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The Story of Trogg's Hollow

Each week our Stateline Farm Beginnings® (SFB) class is fortunate enough to have guest speakers come and discuss their farming experience, first-hand. During the third session of SFB, on November 9th, the course topic was land access. We had several farmers come and give detailed accounts of how their farms’ each gained access to land. One of the farmer speakers, Chris Prchal of Trogg’s Hollow in Poplar Grove, Illinois provided the class with transparent and honest information which I and several others in class appreciated. 

Trogg’s Hollow CSA and Market Farm is a family-owned and run microfarm. They offer 25-year-round vegetable Community Supported Agriculture (CSA) shares to the Chicago area and surrounding suburbs. Their produce, milk, meat, and eggs can also be found at their on-farm stand and local farmers markets. After 10-years of hard work, they are now finally considered an ‘established farm’ based on how the Federal Government defines a new farmer. Congratulations!  

In 2010, a year after starting his farm, Chris took the SFB course through Angelic Organics Learning Center. At this time, he lived in Elgin, Illinois, a suburb of Chicago and began farming in a city setting, unlike his rural location today. New to the farming world from corporate America he took advice from his Grandmother who said, “plant as much as you can and recycle as much as you can back in.” He took his grandmother’s advice with pride but soon realized farming is much more difficult than he had anticipated. On top of the struggles of starting a farm, the family of Trogg’s Hollow encountered several other difficult situations.

At the beginning of his farming endeavors, Chris was a well-established accountant for a major technology company. Soon after starting the farm, his employer made major budget cuts that eliminated his position. With no additional off-farm income, his unemployment ultimately resulted in Chris filing for bankruptcy. The bankruptcy created difficulties obtaining loans for over two years and it took 6 years of working diligently as a farmer for Chris to break even. Now, after 10 years they are “finally seeing the light at the end of the tunnel” as Chris puts it. Chris and his wife, Marcy, were fortunate to finally acquire a farm, located in Poplar Grove, with help from Chris' father. Leaving the city has been great for Chris and Marcy who both suffer from anxiety and depression.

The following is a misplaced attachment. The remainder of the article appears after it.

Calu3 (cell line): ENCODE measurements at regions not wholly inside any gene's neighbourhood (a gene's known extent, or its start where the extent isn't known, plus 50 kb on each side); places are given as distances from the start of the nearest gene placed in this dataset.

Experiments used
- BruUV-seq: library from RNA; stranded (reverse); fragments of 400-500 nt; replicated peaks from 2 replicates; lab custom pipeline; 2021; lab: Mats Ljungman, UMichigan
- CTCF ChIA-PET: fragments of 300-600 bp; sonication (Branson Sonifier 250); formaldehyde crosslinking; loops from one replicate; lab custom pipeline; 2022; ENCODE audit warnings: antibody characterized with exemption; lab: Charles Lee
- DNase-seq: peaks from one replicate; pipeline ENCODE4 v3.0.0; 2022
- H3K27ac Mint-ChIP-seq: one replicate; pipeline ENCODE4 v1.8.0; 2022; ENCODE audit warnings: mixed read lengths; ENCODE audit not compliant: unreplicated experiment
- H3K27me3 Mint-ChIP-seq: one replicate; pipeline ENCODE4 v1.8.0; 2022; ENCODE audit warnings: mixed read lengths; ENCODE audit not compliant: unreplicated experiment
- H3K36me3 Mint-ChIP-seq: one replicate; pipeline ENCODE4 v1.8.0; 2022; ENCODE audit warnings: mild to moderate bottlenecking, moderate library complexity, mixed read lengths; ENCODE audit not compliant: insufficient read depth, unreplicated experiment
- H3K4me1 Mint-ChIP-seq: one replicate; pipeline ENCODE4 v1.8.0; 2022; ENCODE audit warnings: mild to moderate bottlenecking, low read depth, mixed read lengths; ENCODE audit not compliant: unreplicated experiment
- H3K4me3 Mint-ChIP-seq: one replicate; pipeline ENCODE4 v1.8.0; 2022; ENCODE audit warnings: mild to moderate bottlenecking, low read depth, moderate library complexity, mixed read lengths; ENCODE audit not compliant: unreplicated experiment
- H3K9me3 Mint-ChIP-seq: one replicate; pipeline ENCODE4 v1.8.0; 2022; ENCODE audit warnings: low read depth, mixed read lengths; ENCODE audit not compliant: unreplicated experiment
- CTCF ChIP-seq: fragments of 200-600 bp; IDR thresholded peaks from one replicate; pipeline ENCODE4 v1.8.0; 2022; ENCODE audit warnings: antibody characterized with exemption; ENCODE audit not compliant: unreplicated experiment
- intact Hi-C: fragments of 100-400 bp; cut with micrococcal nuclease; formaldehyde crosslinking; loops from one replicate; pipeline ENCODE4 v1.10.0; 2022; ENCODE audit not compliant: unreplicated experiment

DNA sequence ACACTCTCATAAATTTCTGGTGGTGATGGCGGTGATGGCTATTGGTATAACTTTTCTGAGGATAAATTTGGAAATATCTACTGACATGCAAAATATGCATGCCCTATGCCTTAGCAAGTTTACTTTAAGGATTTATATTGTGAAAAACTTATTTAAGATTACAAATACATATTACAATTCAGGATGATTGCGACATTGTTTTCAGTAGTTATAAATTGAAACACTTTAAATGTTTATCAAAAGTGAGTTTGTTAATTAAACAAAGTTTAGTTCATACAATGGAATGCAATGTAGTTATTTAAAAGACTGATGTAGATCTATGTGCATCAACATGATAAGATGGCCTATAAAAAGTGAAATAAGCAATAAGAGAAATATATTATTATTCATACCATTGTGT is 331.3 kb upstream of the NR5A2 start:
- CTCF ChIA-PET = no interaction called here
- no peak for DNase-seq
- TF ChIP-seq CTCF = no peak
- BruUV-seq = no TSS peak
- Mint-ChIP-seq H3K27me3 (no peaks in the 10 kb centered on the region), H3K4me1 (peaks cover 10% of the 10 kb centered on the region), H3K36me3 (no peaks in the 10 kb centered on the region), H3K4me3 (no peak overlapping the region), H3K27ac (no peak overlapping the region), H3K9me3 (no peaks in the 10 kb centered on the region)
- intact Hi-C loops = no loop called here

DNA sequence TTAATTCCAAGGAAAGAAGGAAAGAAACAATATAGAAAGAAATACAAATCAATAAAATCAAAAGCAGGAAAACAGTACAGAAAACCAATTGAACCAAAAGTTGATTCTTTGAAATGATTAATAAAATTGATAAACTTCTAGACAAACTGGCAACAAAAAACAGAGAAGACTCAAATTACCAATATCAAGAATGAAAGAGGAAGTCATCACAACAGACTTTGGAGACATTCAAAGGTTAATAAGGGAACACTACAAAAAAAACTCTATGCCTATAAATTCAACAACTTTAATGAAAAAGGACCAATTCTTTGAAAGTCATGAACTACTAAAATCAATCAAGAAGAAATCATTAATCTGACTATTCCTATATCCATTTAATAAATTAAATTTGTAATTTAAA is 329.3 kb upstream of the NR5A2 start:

Farming isn’t a career to ‘get rich quick’ but the Trogg’s Hollow family believes that farming is far more rewarding than just a way to make money. Chris knows from experience the hardships that come with farming such as, years of struggling to obtain land while not having enough money, as well as dealing with the frustrations that come with inclement weather which have set back crop production over the years. It took strength and commitment from the Trogg’s Hollow family to make farming a priority in their lives. I am grateful to have heard Chris’ story and wish him great success in his future farming endeavors.

Written by Michelle Brady, Farmer Training Program Assistant


SFB is a yearlong program designed to help launch or expand your farm business. Participants learn sustainable farming practices used on real farms, develop a tailor-made farm business plan, and begin to view the farm as an interconnected system. Participants also gain knowledge from some of the most innovative farmers and experts in the Midwest while creating lifelong friendships within a new farming network. The program also offers opportunities to access land and equipment. Click here to learn more about Stateline Farm Beginnings.